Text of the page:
City set to bail-out Bixi (to the tune of $108 million)

Mayor and Supreme Satchmo Tremblay demonstrating helmets are for wimps

So Bixi is in the red, and it looks like the City is prepping to bail out the arms-length public agency, which I believe is actually affiliated with Parking de Montréal.

Yeah I know, weird eh? The rent-a-bike-to-get-cars-off-the-street public transit agency is being run by the people who profit immensely off of people who drive into the city and pay for the privilege to do so. Me no like!

Here’s the link to the Gazette article.

You can probably guess which is my comment…

TL;DR – we need island-wide Bixi service, and it should be transferred over to the STM for future expansion. It should be part of the larger public-transit transfer system and cost per use, cost for a monthly pass and accessibility should be improved so as to allow for the highest possible number of potential clients.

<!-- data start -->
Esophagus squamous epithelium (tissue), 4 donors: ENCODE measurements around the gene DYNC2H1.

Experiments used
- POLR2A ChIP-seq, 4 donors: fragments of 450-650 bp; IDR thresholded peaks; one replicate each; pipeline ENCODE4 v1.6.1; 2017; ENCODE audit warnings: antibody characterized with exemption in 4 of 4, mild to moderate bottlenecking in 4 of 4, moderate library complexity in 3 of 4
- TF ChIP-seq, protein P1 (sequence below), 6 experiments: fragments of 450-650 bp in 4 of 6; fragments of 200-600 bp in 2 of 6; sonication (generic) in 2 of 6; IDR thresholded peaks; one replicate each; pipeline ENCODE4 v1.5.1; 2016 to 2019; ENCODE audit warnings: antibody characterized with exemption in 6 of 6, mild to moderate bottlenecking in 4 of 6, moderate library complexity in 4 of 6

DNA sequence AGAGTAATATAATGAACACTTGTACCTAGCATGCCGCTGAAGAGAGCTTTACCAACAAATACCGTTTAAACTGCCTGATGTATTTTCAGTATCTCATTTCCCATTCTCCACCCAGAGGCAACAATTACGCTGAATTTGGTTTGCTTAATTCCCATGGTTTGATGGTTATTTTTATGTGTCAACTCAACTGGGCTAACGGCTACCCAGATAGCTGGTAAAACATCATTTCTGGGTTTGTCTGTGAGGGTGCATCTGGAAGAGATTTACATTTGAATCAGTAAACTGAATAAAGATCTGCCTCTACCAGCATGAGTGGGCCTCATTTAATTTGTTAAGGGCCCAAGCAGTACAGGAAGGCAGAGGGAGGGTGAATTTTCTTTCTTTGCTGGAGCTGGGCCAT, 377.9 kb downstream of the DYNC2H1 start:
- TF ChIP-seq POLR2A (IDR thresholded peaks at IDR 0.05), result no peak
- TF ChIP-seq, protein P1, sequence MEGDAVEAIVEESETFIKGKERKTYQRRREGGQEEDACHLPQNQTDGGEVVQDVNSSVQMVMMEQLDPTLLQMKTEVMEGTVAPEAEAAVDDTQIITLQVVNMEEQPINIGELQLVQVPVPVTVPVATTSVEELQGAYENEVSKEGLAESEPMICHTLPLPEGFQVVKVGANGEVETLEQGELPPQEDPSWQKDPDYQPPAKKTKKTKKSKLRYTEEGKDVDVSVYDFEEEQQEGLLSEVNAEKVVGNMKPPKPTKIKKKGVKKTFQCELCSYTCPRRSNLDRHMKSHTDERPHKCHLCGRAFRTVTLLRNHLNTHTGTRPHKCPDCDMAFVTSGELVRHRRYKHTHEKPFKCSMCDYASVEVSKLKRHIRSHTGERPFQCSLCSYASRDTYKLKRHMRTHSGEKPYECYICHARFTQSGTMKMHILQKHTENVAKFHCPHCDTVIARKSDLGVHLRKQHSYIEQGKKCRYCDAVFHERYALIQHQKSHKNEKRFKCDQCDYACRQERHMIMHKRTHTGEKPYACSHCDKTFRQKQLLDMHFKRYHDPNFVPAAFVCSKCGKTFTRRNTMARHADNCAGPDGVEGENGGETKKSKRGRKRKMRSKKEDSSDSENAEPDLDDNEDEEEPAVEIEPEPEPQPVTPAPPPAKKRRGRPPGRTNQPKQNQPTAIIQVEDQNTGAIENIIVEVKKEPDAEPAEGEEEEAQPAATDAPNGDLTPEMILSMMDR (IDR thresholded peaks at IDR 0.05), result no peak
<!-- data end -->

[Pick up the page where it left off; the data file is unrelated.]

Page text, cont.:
I mean, c’mon!

Dear readers – what should we do with Bixi? Will it become yet another Montreal White Elephant?

My hometown/ Ecological preservation in Montréal

Photo credit: Morgan Arboretum

So I just moved back into the city and am looking forward to a summer living in the downtown. Yes, Pierrefonds is technically speaking part of the City of Montréal, but in too many respects it is a world away from the urban environment I really identify with. I was raised in Pierrefonds, and can honestly say it’s an excellent place to raise a family, but for a young boulevardier it has recently begun to make its comparative isolation apparent. Regardless, the plan was to move out once the degree was complete, after several earlier attempts to make it on my own and three summers in a row living out of a suitcase in Toronto, I’m now finally in a position to get back home, to the city.